When the occasional bug would enter my first apartment, I would put a cup over it until my boyfriend (now husband) could come over to “take care of it”. I never was a big fan of anything creepy crawly, but there’s nothing wrong with moths and dragonflies! …Especially the cute, wooden kind. These are adorable as indoor plant décor, but they would also be sweet glued onto wooden boxes, picture frames, or anything else that needs a little pizzazz!
I designed mine to coordinate with an adorable kids’ sheet set from Tarjay, and they would be sooo darling in a kids’ room. They could work as place cards or decorations at a gardening or insect-themed party as well!
what you need:
- Folk Art Acrylic Paint
- Sponge brush
- 24 GA (.51mm) black vinyl coated bead wire
- ¾” wooden bead
- 7/8” x 1.286” wooden egg
- 3/8” x 2 3/8” tie rack peg
- Wood shapes (raindrops)
- Wood glue
what you need:
Use a sponge brush to paint your wooden bead black. Paint the egg (moth’s body) in the color of your choice. Paint the tie rack peg (dragonfly’s body) in the color of your choice. Paint two large wooden raindrops the same color, and two small wooden raindrops in another color. These will be the moth’s wings. Paint another set in two different colors, as the dragonfly’s wings. Allow to dry.
Step 2: Moth Wings
Squeeze out a small strip of glue on the top edge of a small wooden raindrop. Place it on a larger wooden raindrop, near the opposite end of the point, with both points facing the same direction. Half of the small raindrop should cover the larger one, and half should hang off the edge. Repeat this step with a second set of raindrops, and glue them together to mirror the first set. Set aside to dry.
Step 3: Dragonfly Wings
Repeat step 2 with your other sets of raindrops.
Step 4: Moth Body
Use the end of a toothpick to paint short lines in a triangular pattern in the middle of the wooden egg. For example, you will paint one line at the narrow end of the egg, and work your way up to five or more lines at the wide end of the egg.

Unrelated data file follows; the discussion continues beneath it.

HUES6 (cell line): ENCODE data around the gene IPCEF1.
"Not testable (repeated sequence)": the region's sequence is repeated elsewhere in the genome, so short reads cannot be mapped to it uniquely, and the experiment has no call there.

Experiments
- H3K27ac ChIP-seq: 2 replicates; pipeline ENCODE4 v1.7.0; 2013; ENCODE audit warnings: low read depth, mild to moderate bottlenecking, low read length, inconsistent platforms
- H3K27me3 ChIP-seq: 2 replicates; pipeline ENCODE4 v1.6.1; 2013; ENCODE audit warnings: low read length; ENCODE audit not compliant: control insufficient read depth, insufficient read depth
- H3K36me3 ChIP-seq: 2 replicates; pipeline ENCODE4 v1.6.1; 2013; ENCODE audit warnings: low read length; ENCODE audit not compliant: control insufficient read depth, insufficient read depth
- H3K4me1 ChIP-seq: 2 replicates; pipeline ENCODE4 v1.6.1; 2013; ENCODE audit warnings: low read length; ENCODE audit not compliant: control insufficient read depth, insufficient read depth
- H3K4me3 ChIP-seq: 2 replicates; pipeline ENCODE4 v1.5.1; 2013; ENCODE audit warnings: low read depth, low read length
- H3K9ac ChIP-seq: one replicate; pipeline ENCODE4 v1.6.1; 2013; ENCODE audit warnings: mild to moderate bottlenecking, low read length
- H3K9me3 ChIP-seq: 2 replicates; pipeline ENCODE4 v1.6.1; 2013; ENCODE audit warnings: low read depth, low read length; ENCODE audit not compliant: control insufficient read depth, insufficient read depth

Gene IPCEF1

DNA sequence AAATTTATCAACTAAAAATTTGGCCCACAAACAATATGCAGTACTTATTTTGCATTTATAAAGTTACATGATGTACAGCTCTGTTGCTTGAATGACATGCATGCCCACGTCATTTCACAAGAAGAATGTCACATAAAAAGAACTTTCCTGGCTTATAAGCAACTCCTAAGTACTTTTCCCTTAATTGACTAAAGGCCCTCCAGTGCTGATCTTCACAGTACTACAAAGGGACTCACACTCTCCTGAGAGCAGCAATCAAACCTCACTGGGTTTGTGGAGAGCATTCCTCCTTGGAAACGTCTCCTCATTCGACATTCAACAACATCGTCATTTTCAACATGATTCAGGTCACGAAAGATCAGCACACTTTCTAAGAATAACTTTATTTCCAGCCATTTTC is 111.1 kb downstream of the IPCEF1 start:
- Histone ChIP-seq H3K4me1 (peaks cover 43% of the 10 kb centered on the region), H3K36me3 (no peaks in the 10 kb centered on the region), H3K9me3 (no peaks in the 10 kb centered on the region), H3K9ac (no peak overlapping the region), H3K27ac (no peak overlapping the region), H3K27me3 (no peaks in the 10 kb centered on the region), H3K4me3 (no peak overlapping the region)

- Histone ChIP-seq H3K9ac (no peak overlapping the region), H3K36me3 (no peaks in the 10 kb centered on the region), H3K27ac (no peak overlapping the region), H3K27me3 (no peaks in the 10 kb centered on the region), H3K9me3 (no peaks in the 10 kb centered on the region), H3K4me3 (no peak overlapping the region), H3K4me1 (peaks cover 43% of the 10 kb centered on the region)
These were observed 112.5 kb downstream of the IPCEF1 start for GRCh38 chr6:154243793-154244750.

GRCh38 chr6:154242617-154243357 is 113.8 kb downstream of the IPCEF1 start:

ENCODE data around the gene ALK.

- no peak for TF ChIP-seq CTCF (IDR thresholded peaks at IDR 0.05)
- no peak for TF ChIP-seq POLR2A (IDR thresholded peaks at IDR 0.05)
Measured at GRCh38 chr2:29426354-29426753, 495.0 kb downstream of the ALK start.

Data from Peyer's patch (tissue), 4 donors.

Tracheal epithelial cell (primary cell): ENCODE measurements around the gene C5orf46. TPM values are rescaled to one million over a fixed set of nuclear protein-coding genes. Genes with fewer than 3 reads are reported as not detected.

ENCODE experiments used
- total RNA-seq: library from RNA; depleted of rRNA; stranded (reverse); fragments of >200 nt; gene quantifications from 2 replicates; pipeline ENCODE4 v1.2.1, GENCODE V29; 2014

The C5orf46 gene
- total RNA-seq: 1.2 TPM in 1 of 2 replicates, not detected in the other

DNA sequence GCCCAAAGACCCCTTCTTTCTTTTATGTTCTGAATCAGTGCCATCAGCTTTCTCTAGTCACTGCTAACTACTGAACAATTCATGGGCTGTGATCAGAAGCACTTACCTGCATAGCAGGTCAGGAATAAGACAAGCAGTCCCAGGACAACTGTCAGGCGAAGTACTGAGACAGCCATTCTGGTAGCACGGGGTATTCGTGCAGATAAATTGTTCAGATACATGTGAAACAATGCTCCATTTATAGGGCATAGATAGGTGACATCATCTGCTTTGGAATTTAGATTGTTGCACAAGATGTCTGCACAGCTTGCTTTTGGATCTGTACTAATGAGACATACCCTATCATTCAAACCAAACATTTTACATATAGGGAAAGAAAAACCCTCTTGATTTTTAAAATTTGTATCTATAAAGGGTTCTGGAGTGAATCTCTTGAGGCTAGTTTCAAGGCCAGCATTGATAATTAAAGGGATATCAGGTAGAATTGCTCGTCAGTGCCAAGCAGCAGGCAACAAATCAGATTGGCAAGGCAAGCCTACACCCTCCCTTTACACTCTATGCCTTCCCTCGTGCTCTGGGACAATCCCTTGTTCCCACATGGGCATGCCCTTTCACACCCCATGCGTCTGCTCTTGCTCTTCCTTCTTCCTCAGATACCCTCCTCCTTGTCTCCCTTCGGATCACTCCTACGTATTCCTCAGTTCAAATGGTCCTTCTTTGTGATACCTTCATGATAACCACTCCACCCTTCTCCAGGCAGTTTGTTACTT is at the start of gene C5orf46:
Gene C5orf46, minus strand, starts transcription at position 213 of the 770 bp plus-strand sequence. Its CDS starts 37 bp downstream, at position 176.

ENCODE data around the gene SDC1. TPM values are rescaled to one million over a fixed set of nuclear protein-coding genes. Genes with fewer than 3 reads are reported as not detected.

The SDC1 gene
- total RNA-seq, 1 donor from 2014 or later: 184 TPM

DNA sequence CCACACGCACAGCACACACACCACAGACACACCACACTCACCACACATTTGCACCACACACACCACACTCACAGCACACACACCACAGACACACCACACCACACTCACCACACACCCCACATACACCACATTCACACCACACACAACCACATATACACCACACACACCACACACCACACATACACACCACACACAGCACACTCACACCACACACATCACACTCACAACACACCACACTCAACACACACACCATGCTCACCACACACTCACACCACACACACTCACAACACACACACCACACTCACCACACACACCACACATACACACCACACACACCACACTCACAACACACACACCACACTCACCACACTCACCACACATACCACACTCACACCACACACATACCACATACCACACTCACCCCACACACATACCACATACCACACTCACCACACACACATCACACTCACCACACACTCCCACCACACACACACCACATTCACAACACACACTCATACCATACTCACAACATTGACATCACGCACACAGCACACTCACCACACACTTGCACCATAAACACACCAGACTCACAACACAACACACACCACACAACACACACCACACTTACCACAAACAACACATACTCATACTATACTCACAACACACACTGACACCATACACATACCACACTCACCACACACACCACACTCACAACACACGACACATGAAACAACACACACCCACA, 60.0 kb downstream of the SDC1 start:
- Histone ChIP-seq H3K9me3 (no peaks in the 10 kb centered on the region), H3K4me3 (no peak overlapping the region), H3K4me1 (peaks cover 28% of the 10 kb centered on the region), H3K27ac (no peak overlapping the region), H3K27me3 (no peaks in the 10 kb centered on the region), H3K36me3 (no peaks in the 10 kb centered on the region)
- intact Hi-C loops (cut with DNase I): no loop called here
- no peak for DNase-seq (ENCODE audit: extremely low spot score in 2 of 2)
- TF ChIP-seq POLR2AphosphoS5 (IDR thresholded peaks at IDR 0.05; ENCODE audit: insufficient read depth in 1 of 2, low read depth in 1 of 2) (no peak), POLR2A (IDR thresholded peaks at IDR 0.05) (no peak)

Step 5: Moth Wings
Use a second toothpick end to paint short lines all around the bottom edge of the large raindrop on your moth wings. Use a paintbrush to paint small circles, triangles, lines, etc. in different colors on both moth wings. Mirror each shape from the first wing, on the second wing.
Step 6: Dragonfly Body
Paint a strip of color over the middle of the head on the wooden peg. Add a black dot on each side of the strip for eyes. Paint small dots in alternating colors in a line on the pin part of the peg to decorate the body.
Step 7: Dragonfly Wings
Paint two lines from the point of the large wooden raindrops, out to the opposite ends at an angle. Paint a few short lines in between the two lines at different angles.
Step 8: Moth Head
Cut a 1 ¾ – 2” piece of black wire, and bend it into a “v” shape. Place it in the hole on one side of your wooden bead, until it stays in place. Use wood glue to stick the other end of the bead to the wide end of your wooden egg. Hold in place, and allow to dry.
Glue your moth wings to the wooden egg, with the pointy ends pretty close to the head, and to each other. Make sure they fan out a bit, away from the body. It is easiest to place the glue near the pointy end of the wings, and then stick them to the body. Glue the other set of wings to the dragonfly body by placing a tiny dot of glue at the point of the raindrops, and placing the pointy ends together on the dragonfly body – down from the head just a tiny bit. Allow to dry.
Place your little insects in a plant. Happy crafting, friends!